I recently got an overview of InfoCentricity and their analytic product, Xeno. InfoCentricity is an analytic solutions company focused on helping customers find the insights buried in their data. They see a gap between BI-like analytic tools and data mining/analytic tools like SAS or S where you need to be a programmer. Their objective is to provide ease of use (so that programming is not required) but to also deliver analytic power for analysts. The company was founded in 2000 and has a strong historical tie with the retail banking industry and to credit scoring. They offer Xeno and analytic services that are mostly in support of Xeno but they also provide analytic services such as developing custom models.
Xeno is their analytic workbench. It’s a nice product with a thin-client metaphor. There is no software install/maintenance as it is completely web-based and it is designed to build better models, faster by supporting rapid iteration. It is data agnostic and designed to support a collaborative, team-based modeling process. It supports the usual predictive modeling techniques, some unique ones like “multiple outcome optimization”, trees, clustering and reporting/analysis. It is aimed at modelers but they do have some non-modelers using it and they are working on extending it to develop an easy to use tool for non modelers e.g. in retail/catalog. As they add this they plan to continue the collaboration focus so that Xeno supports not just collaboration between modelers but also collaboration between models and non-modelers. The tool is not focused on data preparation – most of their customers use SAS for this I suspect – but is aimed squarely at a collaborative modeling environment.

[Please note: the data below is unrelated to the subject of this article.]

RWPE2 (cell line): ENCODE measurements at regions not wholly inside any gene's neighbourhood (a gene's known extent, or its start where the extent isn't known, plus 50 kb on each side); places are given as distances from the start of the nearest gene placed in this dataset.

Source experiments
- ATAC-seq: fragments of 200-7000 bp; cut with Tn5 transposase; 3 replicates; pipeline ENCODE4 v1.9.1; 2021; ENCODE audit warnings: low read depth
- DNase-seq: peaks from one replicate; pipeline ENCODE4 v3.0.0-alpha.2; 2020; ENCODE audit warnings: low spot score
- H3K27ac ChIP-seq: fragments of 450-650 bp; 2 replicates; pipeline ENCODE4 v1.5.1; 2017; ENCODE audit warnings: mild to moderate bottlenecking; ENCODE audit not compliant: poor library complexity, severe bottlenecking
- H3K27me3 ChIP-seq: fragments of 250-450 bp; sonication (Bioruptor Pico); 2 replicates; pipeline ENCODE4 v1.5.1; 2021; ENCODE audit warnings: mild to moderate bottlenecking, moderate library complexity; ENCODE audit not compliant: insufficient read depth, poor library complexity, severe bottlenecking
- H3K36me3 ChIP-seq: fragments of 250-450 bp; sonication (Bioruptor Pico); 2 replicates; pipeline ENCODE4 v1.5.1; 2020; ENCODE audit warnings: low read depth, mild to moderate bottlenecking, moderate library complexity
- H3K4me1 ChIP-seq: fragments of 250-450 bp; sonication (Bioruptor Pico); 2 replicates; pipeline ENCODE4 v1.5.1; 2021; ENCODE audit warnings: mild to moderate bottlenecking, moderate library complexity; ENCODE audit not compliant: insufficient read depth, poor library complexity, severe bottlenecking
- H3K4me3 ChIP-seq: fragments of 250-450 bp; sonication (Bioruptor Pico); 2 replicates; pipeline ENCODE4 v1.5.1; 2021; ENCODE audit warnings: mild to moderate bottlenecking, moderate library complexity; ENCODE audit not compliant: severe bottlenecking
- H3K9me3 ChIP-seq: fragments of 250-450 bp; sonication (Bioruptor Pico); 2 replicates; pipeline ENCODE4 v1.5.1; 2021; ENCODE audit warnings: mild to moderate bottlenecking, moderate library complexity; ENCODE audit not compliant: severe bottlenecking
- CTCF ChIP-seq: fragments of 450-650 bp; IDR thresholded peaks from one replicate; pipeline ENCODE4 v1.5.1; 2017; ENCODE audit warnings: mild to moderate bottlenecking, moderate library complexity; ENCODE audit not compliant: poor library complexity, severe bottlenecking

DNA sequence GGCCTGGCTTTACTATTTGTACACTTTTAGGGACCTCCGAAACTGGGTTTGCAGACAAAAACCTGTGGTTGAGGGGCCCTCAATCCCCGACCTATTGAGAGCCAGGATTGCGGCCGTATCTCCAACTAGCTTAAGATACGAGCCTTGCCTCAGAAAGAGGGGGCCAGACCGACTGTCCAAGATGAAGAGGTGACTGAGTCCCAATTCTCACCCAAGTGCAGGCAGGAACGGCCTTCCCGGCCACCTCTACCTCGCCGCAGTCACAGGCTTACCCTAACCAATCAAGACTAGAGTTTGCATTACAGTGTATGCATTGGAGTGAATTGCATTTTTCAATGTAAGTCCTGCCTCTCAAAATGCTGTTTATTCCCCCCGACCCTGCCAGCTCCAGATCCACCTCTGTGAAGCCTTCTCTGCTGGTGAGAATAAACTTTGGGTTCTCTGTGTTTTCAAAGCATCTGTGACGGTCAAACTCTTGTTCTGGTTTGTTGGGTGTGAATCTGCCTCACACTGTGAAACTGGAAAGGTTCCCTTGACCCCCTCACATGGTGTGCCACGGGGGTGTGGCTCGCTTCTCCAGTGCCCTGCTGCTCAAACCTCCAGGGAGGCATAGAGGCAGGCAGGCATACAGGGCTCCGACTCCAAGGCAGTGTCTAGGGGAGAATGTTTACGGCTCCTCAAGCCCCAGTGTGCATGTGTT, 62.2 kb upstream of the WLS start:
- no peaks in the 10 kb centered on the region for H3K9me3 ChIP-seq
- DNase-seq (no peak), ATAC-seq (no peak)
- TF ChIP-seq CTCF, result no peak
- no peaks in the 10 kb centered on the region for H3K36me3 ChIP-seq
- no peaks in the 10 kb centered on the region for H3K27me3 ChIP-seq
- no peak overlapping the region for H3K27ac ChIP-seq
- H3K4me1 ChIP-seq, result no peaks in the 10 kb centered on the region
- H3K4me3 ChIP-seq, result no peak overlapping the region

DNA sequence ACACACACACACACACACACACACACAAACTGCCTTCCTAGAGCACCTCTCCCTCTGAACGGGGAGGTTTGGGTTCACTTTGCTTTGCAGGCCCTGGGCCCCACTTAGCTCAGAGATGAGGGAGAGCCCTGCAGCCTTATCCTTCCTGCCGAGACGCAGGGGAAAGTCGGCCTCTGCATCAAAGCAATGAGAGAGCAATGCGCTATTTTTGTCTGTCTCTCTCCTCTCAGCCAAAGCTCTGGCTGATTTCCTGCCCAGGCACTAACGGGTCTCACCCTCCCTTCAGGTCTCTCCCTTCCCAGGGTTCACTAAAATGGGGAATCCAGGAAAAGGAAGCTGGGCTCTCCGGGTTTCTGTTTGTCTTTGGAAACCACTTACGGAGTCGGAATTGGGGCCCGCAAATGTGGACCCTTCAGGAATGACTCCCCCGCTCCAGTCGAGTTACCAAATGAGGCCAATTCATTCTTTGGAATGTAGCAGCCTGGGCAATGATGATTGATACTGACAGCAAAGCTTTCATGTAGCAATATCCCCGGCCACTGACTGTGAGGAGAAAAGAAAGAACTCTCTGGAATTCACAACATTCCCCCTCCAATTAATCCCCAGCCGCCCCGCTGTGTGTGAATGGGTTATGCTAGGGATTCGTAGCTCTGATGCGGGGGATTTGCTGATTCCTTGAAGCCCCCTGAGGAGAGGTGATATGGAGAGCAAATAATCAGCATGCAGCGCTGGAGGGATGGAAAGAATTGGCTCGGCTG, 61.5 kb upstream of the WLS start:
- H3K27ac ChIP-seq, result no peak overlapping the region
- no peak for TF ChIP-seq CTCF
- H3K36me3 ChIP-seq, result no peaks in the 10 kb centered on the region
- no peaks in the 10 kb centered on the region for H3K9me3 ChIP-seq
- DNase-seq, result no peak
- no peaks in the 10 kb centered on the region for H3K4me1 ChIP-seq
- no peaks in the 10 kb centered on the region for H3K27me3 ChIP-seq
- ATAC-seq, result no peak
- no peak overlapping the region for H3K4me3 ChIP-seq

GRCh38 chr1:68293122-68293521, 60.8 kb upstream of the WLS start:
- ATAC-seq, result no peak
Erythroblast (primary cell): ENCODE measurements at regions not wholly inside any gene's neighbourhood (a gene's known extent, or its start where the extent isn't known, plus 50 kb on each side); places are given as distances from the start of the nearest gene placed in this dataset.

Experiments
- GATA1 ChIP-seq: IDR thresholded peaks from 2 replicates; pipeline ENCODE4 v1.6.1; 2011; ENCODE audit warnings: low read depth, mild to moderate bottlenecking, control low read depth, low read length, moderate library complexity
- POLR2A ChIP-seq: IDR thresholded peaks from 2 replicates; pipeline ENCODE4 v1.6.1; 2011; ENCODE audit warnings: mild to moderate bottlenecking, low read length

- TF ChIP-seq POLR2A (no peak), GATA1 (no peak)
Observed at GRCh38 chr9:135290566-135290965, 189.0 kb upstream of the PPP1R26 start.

The product has a nice, web based interface. It provides quick analysis of imported data and a wide array of reports. The interface is very much a point-and-click one with lots of automation including automated classing and binning and predictive ranking. The idea of the automation is to get you most of the way while supporting manual fine tuning. The tool stores versions, shows the steps in the process and manages the development and evolution of models nicely. They have a tree builder and a clustering tool and these tools provide guidance to make sure clusters, for instance, are moving in the right direction. While aimed at modelers, the tool was approachable and open without any of the opaque modeling scripting one sometimes sees.
From a company perspective they think their differentiators are analytic brain power, a commitment to knowledge transfer, innovation, collaboration, data flexibility and ease of use. Their focus areas are risk management (credit, collections) and marketing (response, revenue, churn, segmentation).